Coral bleaching is normally characterized by the expulsion of the zooxanthellae algae, loss of algal pigmentation, or both. Coral bleaching events have had serious effects on corals and reefs worldwide. What is crucial to the understanding of zooxanthellae expulsion and bleaching is how the density of zooxanthellae within the coral is changing, if at all, under the prevailing range of environmental conditions (Gates and Edmunds, 1999). Over the last twenty years, there has been a dramatic increase in both the frequency and intensity of coral bleaching events. Sixty major bleaching events have been reported between 1960 and 1979, whereas only nine were reported prior to 1979 (Huppert and Stone, 1998). Given the dependence of the coral on this symbiotic algae, it is important to determine the cause of these bleaching events. According to Helvarg (2000, p.12):
Since early 1998, climate change has been demonstrating its effects in increasing the ocean 's temperature (West & Salm, 2003). Warm water stress corals causing the phenomenon known as coral bleaching, by which expulsion of colourful symbiotic algae the zooxanthellae, vital for
First, I am going to talk about the importance of coral reefs. Coral reefs are some of the most diverse and valuable ecosystems on Earth. They are home to 4,000 species of fish, 800 species of hard coral, and hundreds of other species. Scientists believe that there are another 1 to 8 million unidentified species (NOAA). According to the National Oceanic and Atmospheric Administration, new drugs are being developed from
The purpose of this research is to apply the knowledge learned about the ecology of the Hawaiian Coral Reef to a real-life situation. The coral reef stretches over 1,000 miles in the Pacific Ocean. In the Pacific Ocean, near the 124 islands of Hawaii, is the Hawaiian Coral Reef, which covers nearly 1,200 miles. Out of all the coral reefs in the world, the Hawaiian reef consists of 85% of all reefs. Coral Reefs are made of organisms, coral, and limestone skeletons. 25% of organisms are not existent anywhere else in the world. Abiotic factors are nonliving things, and abiotic factors of a coral reef are depth, light, wave motion, salinity, and temperature of the ocean. Biotic factors, living factors, is the whole coral reef,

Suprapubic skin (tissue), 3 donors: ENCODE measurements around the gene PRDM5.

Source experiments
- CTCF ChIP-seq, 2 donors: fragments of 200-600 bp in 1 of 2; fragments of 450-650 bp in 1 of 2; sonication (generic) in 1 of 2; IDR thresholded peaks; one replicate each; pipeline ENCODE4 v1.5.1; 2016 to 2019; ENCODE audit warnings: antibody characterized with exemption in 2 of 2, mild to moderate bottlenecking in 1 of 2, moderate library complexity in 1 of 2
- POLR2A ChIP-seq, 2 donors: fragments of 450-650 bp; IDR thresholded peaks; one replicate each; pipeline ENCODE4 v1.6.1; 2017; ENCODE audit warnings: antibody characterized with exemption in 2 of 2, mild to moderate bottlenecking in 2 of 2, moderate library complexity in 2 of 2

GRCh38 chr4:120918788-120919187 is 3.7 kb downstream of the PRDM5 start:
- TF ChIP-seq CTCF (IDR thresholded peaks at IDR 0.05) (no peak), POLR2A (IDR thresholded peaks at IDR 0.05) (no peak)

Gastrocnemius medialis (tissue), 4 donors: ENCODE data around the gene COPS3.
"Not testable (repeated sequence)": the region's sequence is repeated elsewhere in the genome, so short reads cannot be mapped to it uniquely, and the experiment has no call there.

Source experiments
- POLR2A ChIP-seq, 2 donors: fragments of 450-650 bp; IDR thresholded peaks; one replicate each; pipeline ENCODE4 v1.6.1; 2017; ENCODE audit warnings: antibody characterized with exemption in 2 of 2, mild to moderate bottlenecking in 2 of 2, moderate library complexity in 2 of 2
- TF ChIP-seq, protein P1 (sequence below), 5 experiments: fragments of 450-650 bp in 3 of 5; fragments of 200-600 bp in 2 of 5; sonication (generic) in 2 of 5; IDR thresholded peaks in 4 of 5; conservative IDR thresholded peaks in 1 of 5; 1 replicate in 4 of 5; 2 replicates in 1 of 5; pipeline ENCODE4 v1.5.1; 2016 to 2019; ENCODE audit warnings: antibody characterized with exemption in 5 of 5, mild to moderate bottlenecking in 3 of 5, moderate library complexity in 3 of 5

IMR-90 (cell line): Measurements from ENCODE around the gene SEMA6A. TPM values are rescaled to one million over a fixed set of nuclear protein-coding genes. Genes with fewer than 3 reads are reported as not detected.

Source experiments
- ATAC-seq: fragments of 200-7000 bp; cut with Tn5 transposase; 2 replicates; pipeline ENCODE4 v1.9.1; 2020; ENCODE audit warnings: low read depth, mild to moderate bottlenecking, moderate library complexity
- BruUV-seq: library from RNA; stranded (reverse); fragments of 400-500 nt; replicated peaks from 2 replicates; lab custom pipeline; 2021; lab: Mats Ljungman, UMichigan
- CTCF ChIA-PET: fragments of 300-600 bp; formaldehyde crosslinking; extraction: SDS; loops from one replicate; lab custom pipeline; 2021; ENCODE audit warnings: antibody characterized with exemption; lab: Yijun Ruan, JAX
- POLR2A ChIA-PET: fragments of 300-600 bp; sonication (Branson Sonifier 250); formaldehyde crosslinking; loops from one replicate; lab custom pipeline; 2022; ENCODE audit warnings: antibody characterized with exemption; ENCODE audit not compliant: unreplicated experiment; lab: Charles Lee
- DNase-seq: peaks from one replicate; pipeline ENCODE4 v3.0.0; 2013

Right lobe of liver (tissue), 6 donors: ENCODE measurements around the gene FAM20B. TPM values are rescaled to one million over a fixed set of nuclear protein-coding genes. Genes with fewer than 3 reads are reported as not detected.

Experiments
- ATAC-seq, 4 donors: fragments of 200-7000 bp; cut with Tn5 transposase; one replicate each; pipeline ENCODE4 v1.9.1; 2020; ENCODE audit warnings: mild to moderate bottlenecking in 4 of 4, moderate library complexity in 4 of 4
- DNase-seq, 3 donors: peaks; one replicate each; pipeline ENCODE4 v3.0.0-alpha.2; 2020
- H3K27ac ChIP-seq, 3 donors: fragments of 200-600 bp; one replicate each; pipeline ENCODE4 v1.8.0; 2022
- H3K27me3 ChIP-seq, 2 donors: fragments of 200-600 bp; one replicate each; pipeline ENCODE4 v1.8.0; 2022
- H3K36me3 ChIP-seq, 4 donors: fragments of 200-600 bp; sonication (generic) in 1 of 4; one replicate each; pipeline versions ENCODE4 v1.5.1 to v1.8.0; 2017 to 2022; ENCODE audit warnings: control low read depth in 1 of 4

Located in tropical ocean waters, coral reefs provide priceless resources to both human and marine life. The leading natural cause of destruction among the coral reefs is global warming. Other natural causes are earthquakes, hurricanes, cyclones, and typhoons. The destruction to the coral reefs from these natural disasters is minimal compared to the dangers caused by man. Man-made destruction has a much wider impact on the health of the coral reefs. This destruction includes over-fishing, damage from anchors, aquarium industry, overgrowth of seaweed, and being smothered by sediments.
One of the most diverse and biologically rich marine ecosystems is the coral reef. Almost every ecosystem has a greater purpose, coral reef are no exception. For instance they serve as barriers for hurricanes, and other catastrophic storms, their chemicals treat diseases, and one of the most important function is they are a major source of food for humans. But that is just the benefits for humans, they provide shelter and food for numerous organisms, such as fish, turtles, dolphins, and several other marine life.